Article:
145 East started as an initiative to revive the gamcha, a ‘dying textile’, by promoting and creating awareness about it through fashion, photography, films, music and writing. 

KEEPING ALIVE: 145 East, a clothing store from Kolkata, has been trying to revive the traditional gamcha

“Born out of a collection of the stories that we keep telling aloud to the world, it’s about being playful yet making sure that Bengal’s culture leaves a mark,” remarks Shoma Badoni from 145 East. 

Apart from these, the bazaar will also have several brands from Santiniketan, such as Sadaf textile studio, Hasa ceramic studio, Needle (handcrafted fashion accessories created from fabric), Amoli (handcrafted bric-a-brac that powers women forward), The Bindi Project (handmade bespoke bindis) and Bunophal (which uses natural botanical dye and mineral salts to craft intricate botanical prints from real flowers and leaves on natural fabrics like hemp, cotton, linen and silk).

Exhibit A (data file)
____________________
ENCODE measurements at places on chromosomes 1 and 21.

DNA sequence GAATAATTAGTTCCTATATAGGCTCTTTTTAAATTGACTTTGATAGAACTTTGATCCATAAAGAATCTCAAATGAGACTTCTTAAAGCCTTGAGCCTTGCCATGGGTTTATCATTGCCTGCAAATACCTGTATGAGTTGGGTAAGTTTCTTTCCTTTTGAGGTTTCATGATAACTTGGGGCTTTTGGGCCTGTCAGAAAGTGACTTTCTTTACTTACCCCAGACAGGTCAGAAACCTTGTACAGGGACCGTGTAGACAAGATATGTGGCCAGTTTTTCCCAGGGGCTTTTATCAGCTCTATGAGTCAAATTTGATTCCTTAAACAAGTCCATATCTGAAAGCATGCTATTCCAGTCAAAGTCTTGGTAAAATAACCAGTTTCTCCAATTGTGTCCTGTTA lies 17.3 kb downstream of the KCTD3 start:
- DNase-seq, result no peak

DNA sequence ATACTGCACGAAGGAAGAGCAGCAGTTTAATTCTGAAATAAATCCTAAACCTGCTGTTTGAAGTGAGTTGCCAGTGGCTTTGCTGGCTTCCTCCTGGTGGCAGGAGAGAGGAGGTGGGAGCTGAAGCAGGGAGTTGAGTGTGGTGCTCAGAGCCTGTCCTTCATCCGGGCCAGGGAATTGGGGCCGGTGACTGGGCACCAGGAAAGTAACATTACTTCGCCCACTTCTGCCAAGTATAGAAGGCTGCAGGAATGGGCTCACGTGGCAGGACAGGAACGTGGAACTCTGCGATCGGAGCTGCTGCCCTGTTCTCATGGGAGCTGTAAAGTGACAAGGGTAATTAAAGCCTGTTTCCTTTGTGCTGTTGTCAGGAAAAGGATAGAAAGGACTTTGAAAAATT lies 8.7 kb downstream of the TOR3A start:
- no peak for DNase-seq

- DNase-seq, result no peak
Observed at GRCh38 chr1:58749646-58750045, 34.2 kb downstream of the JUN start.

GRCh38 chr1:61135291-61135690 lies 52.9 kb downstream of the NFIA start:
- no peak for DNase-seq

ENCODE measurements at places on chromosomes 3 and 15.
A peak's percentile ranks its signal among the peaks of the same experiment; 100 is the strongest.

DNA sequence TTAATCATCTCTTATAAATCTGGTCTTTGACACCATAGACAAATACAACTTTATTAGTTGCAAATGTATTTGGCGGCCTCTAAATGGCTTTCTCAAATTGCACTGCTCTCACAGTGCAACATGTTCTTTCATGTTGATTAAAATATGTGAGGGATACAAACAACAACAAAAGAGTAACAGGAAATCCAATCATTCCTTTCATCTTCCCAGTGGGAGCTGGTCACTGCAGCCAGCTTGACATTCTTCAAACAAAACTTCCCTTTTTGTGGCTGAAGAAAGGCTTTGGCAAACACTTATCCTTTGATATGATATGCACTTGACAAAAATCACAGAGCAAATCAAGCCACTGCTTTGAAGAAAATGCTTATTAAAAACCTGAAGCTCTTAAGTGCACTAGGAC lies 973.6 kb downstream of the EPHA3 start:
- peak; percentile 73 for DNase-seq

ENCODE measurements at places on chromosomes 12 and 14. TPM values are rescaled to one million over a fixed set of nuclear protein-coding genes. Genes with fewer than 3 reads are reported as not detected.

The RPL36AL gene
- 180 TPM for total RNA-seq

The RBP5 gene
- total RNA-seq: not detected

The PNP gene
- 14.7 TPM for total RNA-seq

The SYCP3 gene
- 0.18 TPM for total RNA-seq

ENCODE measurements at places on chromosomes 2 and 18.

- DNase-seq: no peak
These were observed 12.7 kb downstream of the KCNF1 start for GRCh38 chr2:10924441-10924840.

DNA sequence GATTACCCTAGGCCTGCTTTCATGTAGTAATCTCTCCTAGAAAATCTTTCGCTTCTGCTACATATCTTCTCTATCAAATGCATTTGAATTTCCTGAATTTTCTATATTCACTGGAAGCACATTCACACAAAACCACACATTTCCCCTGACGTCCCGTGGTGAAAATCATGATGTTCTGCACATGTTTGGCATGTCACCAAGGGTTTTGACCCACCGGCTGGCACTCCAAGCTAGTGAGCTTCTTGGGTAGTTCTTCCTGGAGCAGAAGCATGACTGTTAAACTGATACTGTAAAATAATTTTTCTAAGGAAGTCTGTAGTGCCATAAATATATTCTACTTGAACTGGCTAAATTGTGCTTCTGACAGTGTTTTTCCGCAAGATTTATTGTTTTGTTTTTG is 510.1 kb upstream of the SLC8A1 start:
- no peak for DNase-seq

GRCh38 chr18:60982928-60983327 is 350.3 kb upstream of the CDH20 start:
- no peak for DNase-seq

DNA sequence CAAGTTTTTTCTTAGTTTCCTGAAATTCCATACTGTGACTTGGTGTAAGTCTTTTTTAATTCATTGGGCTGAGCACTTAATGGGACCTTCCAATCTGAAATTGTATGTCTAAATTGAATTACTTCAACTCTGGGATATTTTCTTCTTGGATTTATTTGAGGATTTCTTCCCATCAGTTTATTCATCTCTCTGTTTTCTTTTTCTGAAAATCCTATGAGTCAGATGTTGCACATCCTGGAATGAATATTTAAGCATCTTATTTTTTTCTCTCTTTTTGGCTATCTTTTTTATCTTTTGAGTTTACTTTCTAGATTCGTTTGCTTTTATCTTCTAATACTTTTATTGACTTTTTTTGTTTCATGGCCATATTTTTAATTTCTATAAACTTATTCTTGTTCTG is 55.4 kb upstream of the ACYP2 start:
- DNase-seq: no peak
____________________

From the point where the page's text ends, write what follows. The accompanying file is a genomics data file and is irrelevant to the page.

“Bengal has an extensive array of crafts beginning from terracotta, shola, dokra, kantha, pat, to woodcraft, embroidery leather and grass. We are trying to catapult young artisans, so these crafts don’t become extinct and more of the younger generation can learn and improve the craft with their expertise and design intervention,” says Bidisha Tagore, a curator of brands from Santiniketan.

Some of the other brands to look forward to at the bazaar include Harper’s Lane that creates everyday wearables made of natural fabrics; Ssahaworks which makes sarees, stoles, dresses and accessories in the finest muslin handspun cottons, jamdanis and silk; and Latasita that offers zero-waste clothing. 

Bengal Bazaar is being held at 5 Padmini Enclave, Hauz Khas from February 15 – 17.